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The Luthier

by Elizabeth Lindsey Rogers

Antonio de Torres Jurado (1817-1892), Spanish guitar maker


Torres’ secret was
soundboard, made
like a corset: cypress

struts that narrowed
at the waist. After
his wife was buried

in pine, he locked
all doors but
one—landing’s

lead-up to roof,
where cut spruce
aged from bone

to honey.  Window
was frame for sea’s
dull sawing, while

his good ear kept
time in waves. At noon
he called the boy,

taught him to slit
the sanded neck,
to hold a needle

still enough for rosette’s
slow ticking. Herringbone,
he showed him, is hardest

on old hands, for
only a precise grip
of dark veneer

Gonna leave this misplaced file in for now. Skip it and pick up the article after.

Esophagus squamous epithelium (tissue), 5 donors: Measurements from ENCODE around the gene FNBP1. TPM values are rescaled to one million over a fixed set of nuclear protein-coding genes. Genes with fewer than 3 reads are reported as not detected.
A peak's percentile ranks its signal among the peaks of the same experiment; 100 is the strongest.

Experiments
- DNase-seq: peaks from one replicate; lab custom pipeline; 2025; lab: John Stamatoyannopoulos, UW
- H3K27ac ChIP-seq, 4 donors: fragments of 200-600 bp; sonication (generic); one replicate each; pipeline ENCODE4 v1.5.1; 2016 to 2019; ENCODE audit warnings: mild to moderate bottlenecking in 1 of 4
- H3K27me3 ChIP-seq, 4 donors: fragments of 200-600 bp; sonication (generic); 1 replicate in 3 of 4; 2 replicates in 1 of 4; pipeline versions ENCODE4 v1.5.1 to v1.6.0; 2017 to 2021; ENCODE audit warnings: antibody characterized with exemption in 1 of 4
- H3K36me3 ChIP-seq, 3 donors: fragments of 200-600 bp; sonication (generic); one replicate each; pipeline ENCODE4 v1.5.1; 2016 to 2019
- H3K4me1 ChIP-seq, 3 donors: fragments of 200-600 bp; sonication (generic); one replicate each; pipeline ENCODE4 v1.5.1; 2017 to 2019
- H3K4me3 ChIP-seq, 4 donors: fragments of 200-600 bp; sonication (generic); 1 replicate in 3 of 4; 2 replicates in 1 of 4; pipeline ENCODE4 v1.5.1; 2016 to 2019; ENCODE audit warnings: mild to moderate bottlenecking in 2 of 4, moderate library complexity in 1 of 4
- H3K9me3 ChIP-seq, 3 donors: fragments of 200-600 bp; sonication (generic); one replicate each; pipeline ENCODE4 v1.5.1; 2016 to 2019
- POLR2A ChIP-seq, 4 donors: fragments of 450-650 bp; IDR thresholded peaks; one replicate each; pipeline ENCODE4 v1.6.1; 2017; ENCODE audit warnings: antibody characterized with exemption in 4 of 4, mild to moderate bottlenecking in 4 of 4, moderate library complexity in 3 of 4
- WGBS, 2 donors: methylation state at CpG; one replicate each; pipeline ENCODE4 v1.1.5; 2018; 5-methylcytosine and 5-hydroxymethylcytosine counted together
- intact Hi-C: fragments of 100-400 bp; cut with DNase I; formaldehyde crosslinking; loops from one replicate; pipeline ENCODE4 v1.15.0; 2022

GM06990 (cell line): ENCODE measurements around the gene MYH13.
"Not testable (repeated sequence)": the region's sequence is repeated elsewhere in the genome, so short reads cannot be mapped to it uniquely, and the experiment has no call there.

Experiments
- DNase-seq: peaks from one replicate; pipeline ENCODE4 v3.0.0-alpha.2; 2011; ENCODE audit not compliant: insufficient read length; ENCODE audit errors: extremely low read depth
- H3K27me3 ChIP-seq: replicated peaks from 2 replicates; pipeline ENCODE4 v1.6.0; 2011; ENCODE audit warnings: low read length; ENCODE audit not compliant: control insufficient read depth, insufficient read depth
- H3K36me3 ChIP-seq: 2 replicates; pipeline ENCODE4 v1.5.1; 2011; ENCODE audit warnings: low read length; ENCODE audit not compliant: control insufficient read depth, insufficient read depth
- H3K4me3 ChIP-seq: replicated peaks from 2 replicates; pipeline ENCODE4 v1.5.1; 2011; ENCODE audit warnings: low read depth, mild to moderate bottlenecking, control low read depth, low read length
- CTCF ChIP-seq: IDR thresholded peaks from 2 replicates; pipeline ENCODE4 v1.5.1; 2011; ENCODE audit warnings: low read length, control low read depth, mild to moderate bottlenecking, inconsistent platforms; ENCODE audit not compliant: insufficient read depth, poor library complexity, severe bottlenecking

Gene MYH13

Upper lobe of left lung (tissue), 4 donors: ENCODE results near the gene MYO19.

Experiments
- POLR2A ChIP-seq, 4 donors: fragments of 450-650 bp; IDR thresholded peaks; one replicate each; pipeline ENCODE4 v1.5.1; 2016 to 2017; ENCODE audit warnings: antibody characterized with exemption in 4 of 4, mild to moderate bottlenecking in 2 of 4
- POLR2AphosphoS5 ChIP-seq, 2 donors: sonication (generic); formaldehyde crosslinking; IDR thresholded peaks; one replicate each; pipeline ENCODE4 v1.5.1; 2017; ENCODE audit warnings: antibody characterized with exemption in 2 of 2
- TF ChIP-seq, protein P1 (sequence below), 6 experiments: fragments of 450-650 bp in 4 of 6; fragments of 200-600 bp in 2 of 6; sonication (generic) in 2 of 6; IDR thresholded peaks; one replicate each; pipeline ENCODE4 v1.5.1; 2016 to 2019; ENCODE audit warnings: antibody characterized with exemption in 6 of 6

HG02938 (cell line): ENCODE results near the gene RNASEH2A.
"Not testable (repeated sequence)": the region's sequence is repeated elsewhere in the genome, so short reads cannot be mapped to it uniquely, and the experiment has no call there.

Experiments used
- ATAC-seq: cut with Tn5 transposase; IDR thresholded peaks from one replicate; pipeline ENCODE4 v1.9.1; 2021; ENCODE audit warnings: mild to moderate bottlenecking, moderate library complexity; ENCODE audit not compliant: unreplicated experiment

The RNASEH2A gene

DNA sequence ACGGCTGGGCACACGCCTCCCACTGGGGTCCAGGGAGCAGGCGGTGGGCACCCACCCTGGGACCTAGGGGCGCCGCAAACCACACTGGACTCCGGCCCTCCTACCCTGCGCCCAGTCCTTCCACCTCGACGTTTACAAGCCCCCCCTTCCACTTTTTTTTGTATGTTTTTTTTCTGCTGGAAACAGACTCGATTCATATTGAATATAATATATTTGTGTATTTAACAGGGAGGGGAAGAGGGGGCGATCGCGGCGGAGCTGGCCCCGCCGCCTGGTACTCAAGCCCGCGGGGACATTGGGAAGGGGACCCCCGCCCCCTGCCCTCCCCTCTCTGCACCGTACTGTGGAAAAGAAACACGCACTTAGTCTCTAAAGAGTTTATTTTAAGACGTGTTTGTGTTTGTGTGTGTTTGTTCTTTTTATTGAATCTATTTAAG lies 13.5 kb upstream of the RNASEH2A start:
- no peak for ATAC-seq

can lay down
this ring, sign
without sound.

 

Elizabeth Lindsey Rogers is an MFA candidate at Cornell University, where she teaches undergraduates and serves as an editor at Epoch. Born and raised in North Carolina, she is a graduate of Oberlin College and spent several years in rural China teaching English and dance at an agricultural school. Her poetry has appeared in Asheville Poetry Review, Comstock Review, Chautauqua Literary Journal, StorySouth, Poetry Daily, and elsewhere. (12/2010)


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